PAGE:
Embodiments described herein include a system comprising: a device comprising a voltage transformer and a passive coupling circuit, wherein the voltage transformer is connected to a power source and transforms a high voltage of the power source to a first low voltage signal, wherein the passive coupling circuit transfers power-line communication signals; a plurality of regulators connected to the device, wherein each regulator of the plurality of regulators receives the first low voltage signal from the device and converts the first low voltage signal to a second low voltage signal; and a remote device connected to each of the plurality of regulators, wherein the remote device is powered by the second low voltage signal from the regulator to which it is connected, wherein the remote device exchanges data with a plurality of remote components via a wired link comprising the regulator and the passive coupling circuit.

The remote device of an embodiment is a security system component of a security system comprising a plurality of security system components located at a premise, wherein the remote device communicates with the plurality of security system components.

The remote device of an embodiment communicates with the plurality of security system components via a radio frequency link.

The remote device of an embodiment communicates with the plurality of security system components via a wired link comprising the passive coupling circuit and the connection between the remote device, the corresponding regulator, and the voltage transformer.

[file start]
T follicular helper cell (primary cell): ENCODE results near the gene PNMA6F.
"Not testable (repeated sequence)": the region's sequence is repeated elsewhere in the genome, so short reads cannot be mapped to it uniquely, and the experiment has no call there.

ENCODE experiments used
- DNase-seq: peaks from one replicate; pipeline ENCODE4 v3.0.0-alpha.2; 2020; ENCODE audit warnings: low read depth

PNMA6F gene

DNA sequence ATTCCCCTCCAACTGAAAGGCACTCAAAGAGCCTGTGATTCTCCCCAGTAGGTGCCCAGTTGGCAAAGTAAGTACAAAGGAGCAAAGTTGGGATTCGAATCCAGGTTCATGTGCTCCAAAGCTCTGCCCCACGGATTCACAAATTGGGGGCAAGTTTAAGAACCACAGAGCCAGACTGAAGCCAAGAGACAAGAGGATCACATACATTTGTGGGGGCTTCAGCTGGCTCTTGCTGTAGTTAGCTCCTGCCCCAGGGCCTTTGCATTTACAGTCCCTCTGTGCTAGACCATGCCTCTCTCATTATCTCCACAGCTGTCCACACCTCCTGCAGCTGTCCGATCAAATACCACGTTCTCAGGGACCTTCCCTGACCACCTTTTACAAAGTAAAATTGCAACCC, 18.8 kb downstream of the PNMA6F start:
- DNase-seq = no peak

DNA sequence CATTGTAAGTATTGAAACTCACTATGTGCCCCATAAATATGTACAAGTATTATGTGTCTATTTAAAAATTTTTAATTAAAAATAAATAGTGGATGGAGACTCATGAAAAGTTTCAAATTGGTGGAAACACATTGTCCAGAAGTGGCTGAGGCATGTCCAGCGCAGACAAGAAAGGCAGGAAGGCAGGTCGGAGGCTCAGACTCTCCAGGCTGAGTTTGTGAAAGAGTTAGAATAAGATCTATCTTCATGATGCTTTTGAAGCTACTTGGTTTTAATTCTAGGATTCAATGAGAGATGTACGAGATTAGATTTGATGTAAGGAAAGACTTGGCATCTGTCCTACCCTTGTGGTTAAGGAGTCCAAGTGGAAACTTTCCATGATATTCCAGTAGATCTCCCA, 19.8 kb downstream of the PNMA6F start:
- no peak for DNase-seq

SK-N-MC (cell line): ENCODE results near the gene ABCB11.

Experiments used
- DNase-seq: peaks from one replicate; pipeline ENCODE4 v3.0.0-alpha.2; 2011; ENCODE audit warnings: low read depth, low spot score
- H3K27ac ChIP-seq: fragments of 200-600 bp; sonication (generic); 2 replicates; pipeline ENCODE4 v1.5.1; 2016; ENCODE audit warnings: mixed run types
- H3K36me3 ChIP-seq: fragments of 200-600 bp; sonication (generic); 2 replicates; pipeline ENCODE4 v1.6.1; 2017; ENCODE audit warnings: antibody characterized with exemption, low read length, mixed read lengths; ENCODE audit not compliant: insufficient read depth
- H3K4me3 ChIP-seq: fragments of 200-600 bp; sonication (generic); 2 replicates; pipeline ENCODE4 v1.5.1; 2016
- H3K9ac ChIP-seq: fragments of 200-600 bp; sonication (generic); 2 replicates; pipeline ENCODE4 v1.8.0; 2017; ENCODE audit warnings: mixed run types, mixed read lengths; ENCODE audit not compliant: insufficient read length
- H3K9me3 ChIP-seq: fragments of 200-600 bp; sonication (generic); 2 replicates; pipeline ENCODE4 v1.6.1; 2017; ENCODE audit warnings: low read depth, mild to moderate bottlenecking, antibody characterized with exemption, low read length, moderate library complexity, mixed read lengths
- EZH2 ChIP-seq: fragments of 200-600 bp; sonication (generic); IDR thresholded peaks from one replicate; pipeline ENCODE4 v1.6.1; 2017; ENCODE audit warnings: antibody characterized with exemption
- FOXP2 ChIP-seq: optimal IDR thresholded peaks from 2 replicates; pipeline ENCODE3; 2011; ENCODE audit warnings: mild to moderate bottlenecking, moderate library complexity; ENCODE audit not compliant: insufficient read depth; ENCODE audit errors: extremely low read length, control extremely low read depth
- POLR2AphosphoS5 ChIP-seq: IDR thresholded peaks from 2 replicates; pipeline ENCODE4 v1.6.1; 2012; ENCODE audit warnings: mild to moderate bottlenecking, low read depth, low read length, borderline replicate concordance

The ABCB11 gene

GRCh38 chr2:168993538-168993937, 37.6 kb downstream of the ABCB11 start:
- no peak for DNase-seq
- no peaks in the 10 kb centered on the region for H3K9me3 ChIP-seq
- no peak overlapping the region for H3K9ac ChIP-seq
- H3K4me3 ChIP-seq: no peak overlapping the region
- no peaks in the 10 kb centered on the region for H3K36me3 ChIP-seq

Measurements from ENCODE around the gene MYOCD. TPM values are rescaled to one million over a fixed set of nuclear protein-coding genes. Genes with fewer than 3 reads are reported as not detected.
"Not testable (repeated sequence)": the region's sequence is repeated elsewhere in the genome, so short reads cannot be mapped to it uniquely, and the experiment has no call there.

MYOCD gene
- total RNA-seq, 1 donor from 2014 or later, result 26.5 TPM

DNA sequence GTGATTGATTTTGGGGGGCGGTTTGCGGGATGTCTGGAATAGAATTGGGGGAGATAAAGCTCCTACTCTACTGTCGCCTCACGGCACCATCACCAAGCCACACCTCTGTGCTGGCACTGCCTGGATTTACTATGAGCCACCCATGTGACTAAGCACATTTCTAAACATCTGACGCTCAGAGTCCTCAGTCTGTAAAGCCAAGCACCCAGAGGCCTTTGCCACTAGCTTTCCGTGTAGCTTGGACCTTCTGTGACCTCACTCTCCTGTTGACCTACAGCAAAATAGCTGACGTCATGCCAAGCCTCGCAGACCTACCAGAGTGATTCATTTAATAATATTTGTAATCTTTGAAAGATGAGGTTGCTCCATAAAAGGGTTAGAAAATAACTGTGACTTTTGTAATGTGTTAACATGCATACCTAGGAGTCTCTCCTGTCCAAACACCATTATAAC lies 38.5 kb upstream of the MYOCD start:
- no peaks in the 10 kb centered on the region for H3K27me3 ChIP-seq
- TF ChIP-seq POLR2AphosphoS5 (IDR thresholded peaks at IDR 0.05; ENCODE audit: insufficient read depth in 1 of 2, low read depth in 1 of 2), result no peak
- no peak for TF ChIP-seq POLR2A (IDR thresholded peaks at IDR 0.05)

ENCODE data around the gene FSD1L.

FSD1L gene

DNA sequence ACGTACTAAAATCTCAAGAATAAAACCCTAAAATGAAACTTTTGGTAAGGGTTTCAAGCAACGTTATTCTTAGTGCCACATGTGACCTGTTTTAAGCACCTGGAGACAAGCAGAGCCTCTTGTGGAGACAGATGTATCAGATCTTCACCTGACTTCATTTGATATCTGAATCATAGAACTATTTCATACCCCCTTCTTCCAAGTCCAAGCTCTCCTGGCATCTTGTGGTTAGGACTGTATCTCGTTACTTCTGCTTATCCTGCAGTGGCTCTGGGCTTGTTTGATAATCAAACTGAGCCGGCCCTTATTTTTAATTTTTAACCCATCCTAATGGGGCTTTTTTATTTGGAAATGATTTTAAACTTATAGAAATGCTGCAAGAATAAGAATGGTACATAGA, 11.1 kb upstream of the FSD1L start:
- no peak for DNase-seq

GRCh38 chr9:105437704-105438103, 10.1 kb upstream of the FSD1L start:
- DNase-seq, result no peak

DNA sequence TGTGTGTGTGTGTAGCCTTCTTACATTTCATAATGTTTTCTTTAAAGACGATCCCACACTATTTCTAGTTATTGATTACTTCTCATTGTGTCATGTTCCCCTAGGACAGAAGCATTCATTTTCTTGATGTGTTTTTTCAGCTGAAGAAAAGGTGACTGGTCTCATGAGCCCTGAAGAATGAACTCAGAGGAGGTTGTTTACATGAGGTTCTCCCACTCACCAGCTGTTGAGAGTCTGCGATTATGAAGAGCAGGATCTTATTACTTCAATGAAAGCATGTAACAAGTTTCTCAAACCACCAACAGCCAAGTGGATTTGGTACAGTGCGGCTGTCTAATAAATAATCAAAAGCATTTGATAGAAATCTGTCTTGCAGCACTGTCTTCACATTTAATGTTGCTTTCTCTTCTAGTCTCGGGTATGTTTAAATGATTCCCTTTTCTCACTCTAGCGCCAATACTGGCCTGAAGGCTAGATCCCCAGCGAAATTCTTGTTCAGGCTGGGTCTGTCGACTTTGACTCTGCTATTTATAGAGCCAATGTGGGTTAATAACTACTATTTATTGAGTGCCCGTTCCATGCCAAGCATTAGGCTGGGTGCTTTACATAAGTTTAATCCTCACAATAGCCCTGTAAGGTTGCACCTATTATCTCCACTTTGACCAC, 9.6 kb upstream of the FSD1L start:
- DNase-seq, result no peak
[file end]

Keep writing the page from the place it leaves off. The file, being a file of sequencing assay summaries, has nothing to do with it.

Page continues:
The remote device of an embodiment communicates with the plurality of security system components via at least one of a radio frequency link and a wired link comprising the passive coupling circuit and the connection between the remote device, the corresponding regulator, and the voltage transformer.

The remote device of an embodiment is an Internet Protocol (IP) device.

The remote device of an embodiment is a camera.

The remote device of an embodiment is a sensor.

The remote device of an embodiment is an input/output (I/O) device.

The remote device of an embodiment is connected to the regulator using a Category 5 cable.

The high voltage of an embodiment is approximately 110 volts alternating current.

The first low voltage signal of an embodiment is approximately 12 volts alternating current.

The second low voltage signal of an embodiment is approximately 5 volts direct current.

Embodiments described herein include a method comprising transforming a high voltage of a power source to a first low voltage signal. The method comprises distributing the first low voltage signal to a plurality of nodes via a first wired connection. The method comprises converting the first low voltage signal to a second low voltage signal at each node of the plurality of nodes. The method comprises distributing the second low voltage signal of a node to a remote device connected to the node via a second wired connection, wherein the second low voltage signal powers the remote device.

Embodiments described herein include a method comprising: transforming a high voltage of a power source to a first low voltage signal; distributing the first low voltage signal to a plurality of nodes via a first wired connection; converting the first low voltage signal to a second low voltage signal at each node of the plurality of nodes; and distributing the second low voltage signal of a node to a remote device connected to the node via a second wired connection, wherein the second low voltage signal powers the remote device.